Over the past two weeks I fell into an obsession with suspense novels. I finished Under My Skin by Sabine Durrant and Dark Places by Gillian Flynn. I started novels by Sophie Hannah, S.J. Bolton, Laura Lippman and Koethi Zan and checked out others by Megan Abbott and Chevy Stevens, Though I’ve always liked suspense novels I have only read them sporadically through the years so I’m surprised I fell so hard for them. I think the obsession is over, however. Yesterday I just couldn’t make myself read any of them and I have started all over with my reading today.
I started To the North by Elizabeth Bowen this rainy morning, downloaded The Good Lord Bird by James McBride (the new winner of the National Book Award) and dipped into the Paris Review interviews with women writers including Anne Sexton, Rebecca West and Eudora Welty.
Sometimes my reading life drives me mad – my tastes seem to change by the day and even by the hour. I’ve decided not to fight this fluctuation. There is no reason for me to feel guilty about dropping a book and starting something completely different. Do you feel a crazy turbulence in your reading life or are you steady in your tastes?
My Classics Club spin book is Breakfast at Tiffany’s by Truman Capote. What did you draw?
Enjoy your weekend!
7 thoughts on “Reading Notes”
That happens to me a lot as well – sometimes in mid-book. I think you’re right not to worry about it and just read what catches your attention or engages you. The great thing about books is they’ll still be there. Having less stress, with the new librarian now, and maybe more time to read? might also make a change.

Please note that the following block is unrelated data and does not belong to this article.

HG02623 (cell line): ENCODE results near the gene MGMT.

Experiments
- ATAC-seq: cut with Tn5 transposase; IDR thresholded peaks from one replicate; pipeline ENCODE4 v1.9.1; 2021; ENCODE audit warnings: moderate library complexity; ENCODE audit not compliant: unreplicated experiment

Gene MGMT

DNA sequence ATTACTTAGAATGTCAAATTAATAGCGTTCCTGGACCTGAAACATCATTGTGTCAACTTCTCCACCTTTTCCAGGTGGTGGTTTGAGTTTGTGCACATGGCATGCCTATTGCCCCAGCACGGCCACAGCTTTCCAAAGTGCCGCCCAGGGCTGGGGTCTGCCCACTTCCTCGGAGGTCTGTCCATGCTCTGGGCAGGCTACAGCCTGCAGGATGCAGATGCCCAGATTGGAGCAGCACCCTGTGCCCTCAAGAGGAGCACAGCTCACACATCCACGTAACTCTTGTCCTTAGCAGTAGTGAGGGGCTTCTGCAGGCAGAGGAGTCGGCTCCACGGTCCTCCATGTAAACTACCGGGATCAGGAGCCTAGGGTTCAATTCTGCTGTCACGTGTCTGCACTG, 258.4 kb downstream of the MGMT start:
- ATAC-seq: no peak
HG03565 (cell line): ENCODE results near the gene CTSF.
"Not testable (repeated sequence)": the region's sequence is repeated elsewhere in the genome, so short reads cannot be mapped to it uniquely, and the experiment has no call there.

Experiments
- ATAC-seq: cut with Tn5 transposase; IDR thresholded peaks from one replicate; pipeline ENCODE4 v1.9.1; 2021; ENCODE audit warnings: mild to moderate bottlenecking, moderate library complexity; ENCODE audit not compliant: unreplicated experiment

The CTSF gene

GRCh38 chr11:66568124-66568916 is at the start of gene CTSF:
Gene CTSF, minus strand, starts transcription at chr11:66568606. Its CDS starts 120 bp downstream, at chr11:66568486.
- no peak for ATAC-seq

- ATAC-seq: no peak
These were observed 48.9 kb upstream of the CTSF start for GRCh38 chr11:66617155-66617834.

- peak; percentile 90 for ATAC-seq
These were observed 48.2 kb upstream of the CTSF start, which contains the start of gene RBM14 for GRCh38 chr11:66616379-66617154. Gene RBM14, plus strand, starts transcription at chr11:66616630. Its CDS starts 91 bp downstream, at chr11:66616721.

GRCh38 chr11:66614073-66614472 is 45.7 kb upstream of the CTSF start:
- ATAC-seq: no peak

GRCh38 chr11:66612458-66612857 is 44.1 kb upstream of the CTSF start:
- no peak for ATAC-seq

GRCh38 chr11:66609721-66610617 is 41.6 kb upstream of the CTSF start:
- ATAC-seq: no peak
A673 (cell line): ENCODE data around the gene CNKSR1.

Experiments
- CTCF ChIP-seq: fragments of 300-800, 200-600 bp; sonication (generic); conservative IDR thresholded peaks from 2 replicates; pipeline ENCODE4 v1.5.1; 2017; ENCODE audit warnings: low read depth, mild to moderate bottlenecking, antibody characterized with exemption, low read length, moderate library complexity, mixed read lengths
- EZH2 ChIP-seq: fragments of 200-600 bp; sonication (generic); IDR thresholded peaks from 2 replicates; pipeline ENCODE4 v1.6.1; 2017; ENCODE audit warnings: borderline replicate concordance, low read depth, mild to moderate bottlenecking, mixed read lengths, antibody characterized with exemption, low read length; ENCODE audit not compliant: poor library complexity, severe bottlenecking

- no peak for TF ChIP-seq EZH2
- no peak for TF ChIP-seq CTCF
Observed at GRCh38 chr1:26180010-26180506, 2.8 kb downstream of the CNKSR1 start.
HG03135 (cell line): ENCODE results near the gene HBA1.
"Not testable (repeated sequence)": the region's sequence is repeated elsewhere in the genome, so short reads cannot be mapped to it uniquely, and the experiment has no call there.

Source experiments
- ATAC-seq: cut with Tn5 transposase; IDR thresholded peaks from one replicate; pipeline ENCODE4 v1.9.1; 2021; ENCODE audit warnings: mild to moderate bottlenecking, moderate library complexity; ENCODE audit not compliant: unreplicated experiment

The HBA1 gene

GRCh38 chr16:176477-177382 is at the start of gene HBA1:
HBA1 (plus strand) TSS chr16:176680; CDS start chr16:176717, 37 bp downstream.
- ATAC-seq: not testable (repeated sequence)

I find that by this time of year I start to crave re-reads, and it’s best just to give in to it – or, at least, to humour myself a bit, otherwise I might not read anything (terrible thought!). I find myself on a bit of an Agatha Christie binge at the moment. She really is a good crafts(wo)man.
My spin book is Cheerful Weather for the Wedding by Julia Strachey… read a few pages last night and look forward to continuing. I haven’t heard much about The Good Lord Bird, but added it to my wish list this week.
I sometimes think its frustrating when I’m reading in phases – of course I’m enjoying the books but I know I’ll start disliking it after a while – but I think the same as you, to just give into it. It often means you read more anyway so it’s not bad. I didn’t take part in the spin, but your result is bound to be brilliant 🙂
look forward to your thought on Mcbride ,I not aware of him before the win and his books sounds very set in the south of the US ,all the best stu
I know just what you mean, I went off classics for a bit and read loads of teen fiction for a while instead. I think your attitude is just right- reading is for pleasure so why not read what you feel like day to day? 🙂
Try reading American Gods. Both this and the Troupe touch on an alternate reality that’s hidden behind the real world. Both novels are steeped in myth. Both novels feature a young protagonist trying to find his way with the guidance of a gruff older man helping to show him the way. There are some overlaps between Silenius from the Troupe and Mr. Wednesday from AG. Both characters exhibit a mystery that encompasses the entire narrative structure of the book.